Quirky and invigorating, visual artist Ann Oren’s debut feature, “Piaffe,” defies easy description: Its main character grows a ponytail, for starters. But it rewards the attention of a committed voyeur, which all proper filmmakers and many of our best provocateurs are anyway. The narrow-minded and those without a sense of humor need not bother. Invariably most welcome (one imagines Oren thinking) are those who enjoy having their senses and perspectives open while getting their heads scratched thoroughly.

Although set in Berlin, the true setting of this film is the ever-expanding vision that a shy young woman has of her world and herself. The power of film to reveal, awaken, and unnerve is also very present in Oren’s mind, specifically the eccentric and transformative discipline of Foley artists: sound technicians who transform everyday objects into a new auditory reality. The protagonist of this film, Eva (Simone Bucio) finds himself unexpectedly diving in when his sister Zara (non-binary artist Simon(e) Jaikiriuma Paetau) is suddenly hospitalized, leaving their makeshift studio unused and a drug commercial that must end soon.

The pharmaceutical company’s product, an equine-inspired mood stabilizer called Equili, is sold with images of a dressage horse in various emotional states. Eva’s task is to film a film, filmed inside a sawdust-covered barn, depicting the piaffe: a elegant and lively trot in place. He tries heels on rocks, boots on sand, punches a boxer’s glove, and puts a collar in his mouth to hear the sound of a horse’s bit. But when the commercial’s director criticizes her work by saying “A machine made this,” she embarks on a journey of observation and experience, touching horses at an equestrian center, watching girls on a tram caress their long hair, imitating stomping on their feet. a noisy nightclub. As if she were willing to suffer her own side effects, a ponytail of dark hair begins to sprout from her lower back.

Within the fantastical realm of “Piaffe,” which Oren co-wrote with Thais Guisasola, lies a cheeky nod to the importance of the horse to cinematic history, but also to isolate purgatory Foley artists are known to sometimes experiment. Of course, photographer Eadweard Muybridge pioneered moving images to learn how horses galloped (an experiment also referenced in the reflective cinema of Jordan Peele “No”). So why can’t Eva’s exploratory journey into equine sound effects manifest a new female-driven interspecies consciousness?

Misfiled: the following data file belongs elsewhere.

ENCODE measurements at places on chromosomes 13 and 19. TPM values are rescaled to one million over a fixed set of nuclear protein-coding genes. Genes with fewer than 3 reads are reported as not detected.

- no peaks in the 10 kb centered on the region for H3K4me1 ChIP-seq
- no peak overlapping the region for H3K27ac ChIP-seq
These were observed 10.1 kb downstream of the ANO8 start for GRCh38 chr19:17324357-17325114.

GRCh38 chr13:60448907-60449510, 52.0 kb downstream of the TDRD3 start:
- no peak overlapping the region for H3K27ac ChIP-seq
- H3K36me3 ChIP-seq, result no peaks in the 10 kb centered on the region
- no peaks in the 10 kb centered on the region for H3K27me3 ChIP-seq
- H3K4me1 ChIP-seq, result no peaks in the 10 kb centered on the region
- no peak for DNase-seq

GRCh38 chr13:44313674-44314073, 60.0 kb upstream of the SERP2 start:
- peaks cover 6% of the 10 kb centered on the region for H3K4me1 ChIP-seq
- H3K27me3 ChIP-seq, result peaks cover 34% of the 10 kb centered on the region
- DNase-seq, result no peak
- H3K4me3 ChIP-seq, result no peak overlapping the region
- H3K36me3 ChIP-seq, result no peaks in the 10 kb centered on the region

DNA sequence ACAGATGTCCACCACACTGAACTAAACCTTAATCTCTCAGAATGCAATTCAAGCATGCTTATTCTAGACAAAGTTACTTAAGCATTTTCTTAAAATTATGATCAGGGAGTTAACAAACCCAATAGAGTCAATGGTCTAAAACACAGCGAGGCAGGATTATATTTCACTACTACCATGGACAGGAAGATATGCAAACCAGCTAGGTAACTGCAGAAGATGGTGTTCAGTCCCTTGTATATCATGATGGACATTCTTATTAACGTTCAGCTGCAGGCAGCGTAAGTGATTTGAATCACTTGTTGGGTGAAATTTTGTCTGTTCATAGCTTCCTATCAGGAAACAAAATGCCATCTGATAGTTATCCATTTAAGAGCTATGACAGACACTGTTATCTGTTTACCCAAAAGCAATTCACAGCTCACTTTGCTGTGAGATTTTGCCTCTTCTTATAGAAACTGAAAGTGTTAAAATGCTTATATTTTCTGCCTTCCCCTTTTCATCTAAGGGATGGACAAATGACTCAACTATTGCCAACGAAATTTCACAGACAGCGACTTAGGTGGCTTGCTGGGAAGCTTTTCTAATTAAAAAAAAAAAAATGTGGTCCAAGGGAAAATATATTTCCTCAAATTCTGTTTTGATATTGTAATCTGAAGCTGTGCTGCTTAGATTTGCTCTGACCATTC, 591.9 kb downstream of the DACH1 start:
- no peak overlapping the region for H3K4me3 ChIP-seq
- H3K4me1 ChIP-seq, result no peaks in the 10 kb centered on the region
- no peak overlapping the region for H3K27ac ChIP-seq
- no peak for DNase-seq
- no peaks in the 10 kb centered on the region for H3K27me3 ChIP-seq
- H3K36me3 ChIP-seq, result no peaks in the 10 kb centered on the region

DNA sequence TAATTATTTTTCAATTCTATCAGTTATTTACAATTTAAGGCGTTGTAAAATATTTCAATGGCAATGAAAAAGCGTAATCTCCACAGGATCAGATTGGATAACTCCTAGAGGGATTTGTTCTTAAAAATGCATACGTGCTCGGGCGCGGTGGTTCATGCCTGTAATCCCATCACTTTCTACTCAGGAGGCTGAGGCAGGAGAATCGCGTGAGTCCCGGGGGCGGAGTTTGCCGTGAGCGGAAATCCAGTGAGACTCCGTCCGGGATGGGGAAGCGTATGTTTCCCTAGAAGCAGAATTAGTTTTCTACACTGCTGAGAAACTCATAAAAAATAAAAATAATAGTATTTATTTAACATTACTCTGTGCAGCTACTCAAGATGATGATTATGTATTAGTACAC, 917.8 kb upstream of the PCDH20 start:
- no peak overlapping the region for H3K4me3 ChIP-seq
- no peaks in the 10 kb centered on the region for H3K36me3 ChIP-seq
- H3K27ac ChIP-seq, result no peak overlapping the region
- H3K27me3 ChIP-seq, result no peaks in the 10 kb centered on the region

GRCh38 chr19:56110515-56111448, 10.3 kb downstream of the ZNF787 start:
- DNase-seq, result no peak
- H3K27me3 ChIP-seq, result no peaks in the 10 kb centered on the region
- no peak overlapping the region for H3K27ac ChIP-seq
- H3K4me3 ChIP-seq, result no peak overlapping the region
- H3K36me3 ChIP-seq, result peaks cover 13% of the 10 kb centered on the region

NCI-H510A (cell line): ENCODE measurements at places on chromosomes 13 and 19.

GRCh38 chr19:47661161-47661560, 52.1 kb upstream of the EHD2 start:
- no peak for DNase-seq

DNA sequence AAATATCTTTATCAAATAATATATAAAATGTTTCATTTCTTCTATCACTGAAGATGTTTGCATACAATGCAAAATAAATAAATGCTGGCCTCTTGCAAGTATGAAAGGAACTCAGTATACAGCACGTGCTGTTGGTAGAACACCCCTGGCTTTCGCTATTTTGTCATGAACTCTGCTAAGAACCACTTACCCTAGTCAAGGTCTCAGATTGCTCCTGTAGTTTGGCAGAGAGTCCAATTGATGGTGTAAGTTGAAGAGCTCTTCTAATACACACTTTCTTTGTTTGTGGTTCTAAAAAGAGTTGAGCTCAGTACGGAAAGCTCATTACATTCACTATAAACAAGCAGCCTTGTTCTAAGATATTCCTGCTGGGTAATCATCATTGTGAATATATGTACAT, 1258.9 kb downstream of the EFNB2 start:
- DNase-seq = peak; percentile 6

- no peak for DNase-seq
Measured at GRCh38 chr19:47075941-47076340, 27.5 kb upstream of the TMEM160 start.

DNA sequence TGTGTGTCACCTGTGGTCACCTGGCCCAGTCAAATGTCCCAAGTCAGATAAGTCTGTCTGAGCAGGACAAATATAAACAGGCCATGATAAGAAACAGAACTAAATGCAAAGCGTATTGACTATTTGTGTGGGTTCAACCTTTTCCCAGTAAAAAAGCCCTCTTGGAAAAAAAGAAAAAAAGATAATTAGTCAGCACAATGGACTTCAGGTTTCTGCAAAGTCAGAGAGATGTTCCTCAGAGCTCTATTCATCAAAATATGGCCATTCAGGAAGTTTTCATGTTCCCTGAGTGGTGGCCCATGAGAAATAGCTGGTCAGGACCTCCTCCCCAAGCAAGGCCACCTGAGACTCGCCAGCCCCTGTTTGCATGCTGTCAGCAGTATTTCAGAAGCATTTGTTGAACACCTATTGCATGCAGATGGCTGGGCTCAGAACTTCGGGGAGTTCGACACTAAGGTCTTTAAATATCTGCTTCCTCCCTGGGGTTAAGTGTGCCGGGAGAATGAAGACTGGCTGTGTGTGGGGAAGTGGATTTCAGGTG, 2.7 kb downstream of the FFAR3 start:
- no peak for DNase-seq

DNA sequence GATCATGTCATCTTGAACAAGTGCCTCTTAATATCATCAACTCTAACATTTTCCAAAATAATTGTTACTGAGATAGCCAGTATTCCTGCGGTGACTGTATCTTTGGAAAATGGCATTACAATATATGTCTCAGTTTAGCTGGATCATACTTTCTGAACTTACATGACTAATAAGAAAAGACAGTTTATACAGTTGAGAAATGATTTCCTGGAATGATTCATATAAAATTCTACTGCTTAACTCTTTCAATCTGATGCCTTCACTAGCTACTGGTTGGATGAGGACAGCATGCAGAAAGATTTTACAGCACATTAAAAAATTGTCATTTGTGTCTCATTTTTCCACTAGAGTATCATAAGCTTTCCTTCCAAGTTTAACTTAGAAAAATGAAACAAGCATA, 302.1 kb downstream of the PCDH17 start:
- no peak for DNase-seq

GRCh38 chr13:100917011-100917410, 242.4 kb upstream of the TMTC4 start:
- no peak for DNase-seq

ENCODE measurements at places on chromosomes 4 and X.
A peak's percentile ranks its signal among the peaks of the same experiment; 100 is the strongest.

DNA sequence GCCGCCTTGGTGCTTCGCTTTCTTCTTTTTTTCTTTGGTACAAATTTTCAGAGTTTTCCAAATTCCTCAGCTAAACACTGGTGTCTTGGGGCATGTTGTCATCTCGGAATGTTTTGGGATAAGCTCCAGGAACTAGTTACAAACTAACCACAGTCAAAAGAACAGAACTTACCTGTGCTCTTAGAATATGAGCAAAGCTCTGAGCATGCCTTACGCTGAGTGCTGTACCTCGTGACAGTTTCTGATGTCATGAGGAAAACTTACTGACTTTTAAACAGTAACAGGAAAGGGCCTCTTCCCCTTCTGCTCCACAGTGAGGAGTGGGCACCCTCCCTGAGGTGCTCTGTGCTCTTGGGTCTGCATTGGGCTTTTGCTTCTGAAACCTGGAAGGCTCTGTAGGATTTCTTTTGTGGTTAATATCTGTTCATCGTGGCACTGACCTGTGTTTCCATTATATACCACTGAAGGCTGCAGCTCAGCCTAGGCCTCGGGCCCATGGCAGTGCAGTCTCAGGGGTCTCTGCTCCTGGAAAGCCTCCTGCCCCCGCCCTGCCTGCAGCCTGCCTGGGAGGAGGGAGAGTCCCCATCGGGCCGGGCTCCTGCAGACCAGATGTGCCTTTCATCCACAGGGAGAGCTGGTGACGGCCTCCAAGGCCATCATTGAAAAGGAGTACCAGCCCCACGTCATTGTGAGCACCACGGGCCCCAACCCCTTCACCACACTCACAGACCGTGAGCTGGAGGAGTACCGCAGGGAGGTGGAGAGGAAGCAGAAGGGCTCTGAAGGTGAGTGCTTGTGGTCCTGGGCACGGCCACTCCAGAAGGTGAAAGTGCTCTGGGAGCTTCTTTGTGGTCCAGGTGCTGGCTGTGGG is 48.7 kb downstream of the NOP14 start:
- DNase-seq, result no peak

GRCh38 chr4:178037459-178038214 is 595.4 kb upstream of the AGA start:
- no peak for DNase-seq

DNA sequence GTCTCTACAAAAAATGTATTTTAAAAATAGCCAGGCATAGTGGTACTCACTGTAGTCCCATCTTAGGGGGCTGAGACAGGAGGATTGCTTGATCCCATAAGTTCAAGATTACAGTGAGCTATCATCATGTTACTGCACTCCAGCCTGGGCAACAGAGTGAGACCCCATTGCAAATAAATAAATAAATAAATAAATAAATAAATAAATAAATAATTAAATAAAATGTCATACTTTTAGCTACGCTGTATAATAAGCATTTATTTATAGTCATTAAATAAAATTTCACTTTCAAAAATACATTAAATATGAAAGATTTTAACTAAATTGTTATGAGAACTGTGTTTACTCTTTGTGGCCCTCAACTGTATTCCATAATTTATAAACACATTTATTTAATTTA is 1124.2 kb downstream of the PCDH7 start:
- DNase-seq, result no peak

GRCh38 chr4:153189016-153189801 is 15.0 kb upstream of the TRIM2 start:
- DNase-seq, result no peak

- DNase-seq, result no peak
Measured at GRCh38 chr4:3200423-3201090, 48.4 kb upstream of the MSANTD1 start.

A man stands behind a woman with a flower in his mouth.

Sebastian Rudolph and Simone Bucio in the film “Piaffe”.


Naturally, Eva becomes more confident doing Foley. The frontiers of pleasure and role-play are also explored as an emboldened Eva begins a submissive and unbridled (if somewhat restrained) intimacy with an earnest botanist (Sebastian Rudolph). Driven by hybridization (Oren dramatizes his observation of fronds as if it were a peep show), his idea of ​​foreplay speaks to the complex hermaphroditic sexuality of ferns. As for the erotic appeal of his tail in this scenario, all one can say is: different strokes?

Your mileage may vary with the BDSM eroticism of “Piaffe,” but its fluidity and consensuality are assured and well supported by both Bucio’s seductive performance and Oren’s direction, which colors the entire film with sensory curiosity, as if it were essential for self-esteem. discovery, to move through life and appreciate its tensions. You can feel it in the rich foreground of discrete sound, whether in the studio or out in the world, and in the vivid primary colors, fleshy grain and glide of Carlos Vásquez’s exquisite 16mm cinematography, reminiscent of Jacques Rivette in its most elegant and unconventional form.

Although gender issues, sex positivity, mental health and non-normativeness are on Oren’s mind (and yes, animal welfare too), the last thing “Piaffe” feels is a medicinal manifesto. He is a horse of a different color, but fun and morbid. Oren’s playful wink is refreshing, but also elemental. The soundtrack’s occasional flashes of exposition and bursts of sync remind us that this is a movie, but also that we’re seeing what’s raw and possible in art and life, that it’s good to be open to where things take us. images and sounds.


Not qualified

In German and English, with English subtitles.

Execution time: 1 hour, 26 minutes

Playing: Landmark Nuart, West Los Angeles


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